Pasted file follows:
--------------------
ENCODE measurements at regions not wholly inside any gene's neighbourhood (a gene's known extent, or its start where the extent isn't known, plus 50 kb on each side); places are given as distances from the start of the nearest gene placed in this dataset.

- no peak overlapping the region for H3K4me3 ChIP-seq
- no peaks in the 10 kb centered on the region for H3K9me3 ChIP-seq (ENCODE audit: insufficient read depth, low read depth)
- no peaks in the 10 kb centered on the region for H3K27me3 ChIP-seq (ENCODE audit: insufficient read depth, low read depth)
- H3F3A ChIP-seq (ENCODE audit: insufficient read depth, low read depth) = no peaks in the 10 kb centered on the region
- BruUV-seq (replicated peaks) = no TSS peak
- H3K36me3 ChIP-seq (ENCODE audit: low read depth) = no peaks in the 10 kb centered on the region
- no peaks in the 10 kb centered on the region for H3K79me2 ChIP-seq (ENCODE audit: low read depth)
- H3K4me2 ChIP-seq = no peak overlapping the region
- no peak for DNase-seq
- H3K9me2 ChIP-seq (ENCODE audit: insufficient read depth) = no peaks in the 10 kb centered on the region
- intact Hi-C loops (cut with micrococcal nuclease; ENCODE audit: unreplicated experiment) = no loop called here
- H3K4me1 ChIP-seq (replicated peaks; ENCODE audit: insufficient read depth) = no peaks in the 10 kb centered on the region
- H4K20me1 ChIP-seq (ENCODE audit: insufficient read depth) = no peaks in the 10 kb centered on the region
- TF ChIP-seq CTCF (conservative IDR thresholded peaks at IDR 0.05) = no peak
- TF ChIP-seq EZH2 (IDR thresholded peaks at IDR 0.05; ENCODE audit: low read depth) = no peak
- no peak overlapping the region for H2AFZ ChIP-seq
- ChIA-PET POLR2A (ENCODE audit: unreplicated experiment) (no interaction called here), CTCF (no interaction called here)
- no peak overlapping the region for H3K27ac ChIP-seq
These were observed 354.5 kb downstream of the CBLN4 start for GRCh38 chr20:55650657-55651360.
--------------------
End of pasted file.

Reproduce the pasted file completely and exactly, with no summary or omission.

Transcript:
ENCODE measurements at regions not wholly inside any gene's neighbourhood (a gene's known extent, or its start where the extent isn't known, plus 50 kb on each side); places are given as distances from the start of the nearest gene placed in this dataset.

- no peak overlapping the region for H3K4me3 ChIP-seq
- no peaks in the 10 kb centered on the region for H3K9me3 ChIP-seq (ENCODE audit: insufficient read depth, low read depth)
- no peaks in the 10 kb centered on the region for H3K27me3 ChIP-seq (ENCODE audit: insufficient read depth, low read depth)
- H3F3A ChIP-seq (ENCODE audit: insufficient read depth, low read depth) = no peaks in the 10 kb centered on the region
- BruUV-seq (replicated peaks) = no TSS peak
- H3K36me3 ChIP-seq (ENCODE audit: low read depth) = no peaks in the 10 kb centered on the region
- no peaks in the 10 kb centered on the region for H3K79me2 ChIP-seq (ENCODE audit: low read depth)
- H3K4me2 ChIP-seq = no peak overlapping the region
- no peak for DNase-seq
- H3K9me2 ChIP-seq (ENCODE audit: insufficient read depth) = no peaks in the 10 kb centered on the region
- intact Hi-C loops (cut with micrococcal nuclease; ENCODE audit: unreplicated experiment) = no loop called here
- H3K4me1 ChIP-seq (replicated peaks; ENCODE audit: insufficient read depth) = no peaks in the 10 kb centered on the region
- H4K20me1 ChIP-seq (ENCODE audit: insufficient read depth) = no peaks in the 10 kb centered on the region
- TF ChIP-seq CTCF (conservative IDR thresholded peaks at IDR 0.05) = no peak
- TF ChIP-seq EZH2 (IDR thresholded peaks at IDR 0.05; ENCODE audit: low read depth) = no peak
- no peak overlapping the region for H2AFZ ChIP-seq
- ChIA-PET POLR2A (ENCODE audit: unreplicated experiment) (no interaction called here), CTCF (no interaction called here)
- no peak overlapping the region for H3K27ac ChIP-seq
These were observed 354.5 kb downstream of the CBLN4 start for GRCh38 chr20:55650657-55651360.